4 routes to take after graduation

Author
Jemma Smith, Editor
Posted
June, 2019

After three years of study adjusting to life outside the university bubble can be tough. If you're still figuring out your next move take a look at some of your post-graduation options

While graduation signifies the end of an era many students can be left wondering, 'what's next?'

There are a number of routes you can take after university - and everyone's journey will be different. You could search for a graduate job, enrol on a postgraduate course or set up your own business. If you'd like to gain more experience before making a decision you could volunteer, intern or travel the world on a gap year.

1. Get a graduate job

The majority of graduates look for a job. In this instance your first port of call should be your university careers service. 'Most services offer continued support after graduation,' explains Diane Appleton, head of careers and employability at the University of Chester. 'At Chester we offer support to students two years post graduation.'

Diane also offers the following advice when searching for vacancies. 'Make sure you know what the best vacancy sources are for the type of role you are looking for. There are thousands of recruitment websites and agencies and some specialise in particular sectors.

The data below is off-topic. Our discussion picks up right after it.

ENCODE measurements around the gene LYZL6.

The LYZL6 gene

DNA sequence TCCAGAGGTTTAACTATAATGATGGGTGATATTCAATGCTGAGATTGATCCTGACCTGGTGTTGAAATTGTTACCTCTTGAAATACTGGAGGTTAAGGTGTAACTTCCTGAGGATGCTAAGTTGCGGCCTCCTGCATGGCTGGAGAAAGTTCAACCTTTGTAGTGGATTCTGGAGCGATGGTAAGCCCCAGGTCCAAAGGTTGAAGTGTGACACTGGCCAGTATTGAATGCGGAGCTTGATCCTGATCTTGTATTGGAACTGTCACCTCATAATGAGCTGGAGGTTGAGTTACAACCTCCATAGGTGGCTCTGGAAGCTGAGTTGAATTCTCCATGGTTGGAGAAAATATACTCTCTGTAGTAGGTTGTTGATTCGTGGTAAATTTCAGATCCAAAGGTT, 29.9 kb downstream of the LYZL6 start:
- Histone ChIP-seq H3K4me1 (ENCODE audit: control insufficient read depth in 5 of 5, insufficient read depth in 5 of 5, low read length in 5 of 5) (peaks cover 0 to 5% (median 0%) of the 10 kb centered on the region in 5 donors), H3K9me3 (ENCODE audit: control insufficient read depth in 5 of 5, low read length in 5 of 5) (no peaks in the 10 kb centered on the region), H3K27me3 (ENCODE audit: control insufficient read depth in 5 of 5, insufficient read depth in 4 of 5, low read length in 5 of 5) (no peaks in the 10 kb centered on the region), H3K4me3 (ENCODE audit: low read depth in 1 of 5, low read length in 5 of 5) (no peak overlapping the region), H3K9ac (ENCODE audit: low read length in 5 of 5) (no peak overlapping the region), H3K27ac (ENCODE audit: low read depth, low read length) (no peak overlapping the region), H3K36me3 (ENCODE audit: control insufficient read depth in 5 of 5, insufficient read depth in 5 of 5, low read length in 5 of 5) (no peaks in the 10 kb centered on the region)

Also consider small and medium sized employers (SMEs), as well as well-known graduate recruiters. Being a small fish in a big pond isn't right for everyone and you can still get good training, development and prospects in smaller companies.'

If you haven't yet decided on the career you want to pursue, take a look at what can I do with my degree? and explore job sectors for inspiration. Also, remember that your first job doesn't tie you to a particular career forever, so think about widening your search for graduate jobs.

Work on building contacts with industry professionals. This can be done through work experience, attending networking events such as careers fairs and through your social media channels. 'LinkedIn has developed into a recruitment, as well as a networking platform so if you're not on it you could be missing out,' adds Diane.

If you're struggling to find a job straight after graduation fill your time with internships, volunteering, part-time work or a stint of work shadowing.

'To find a graduate job you'll need to be pro-active, try different approaches, stay positive, learn from any set-backs and continuously improve your applications until you succeed,' advises Alan Stuart, director of careers and employability at Middlesex University.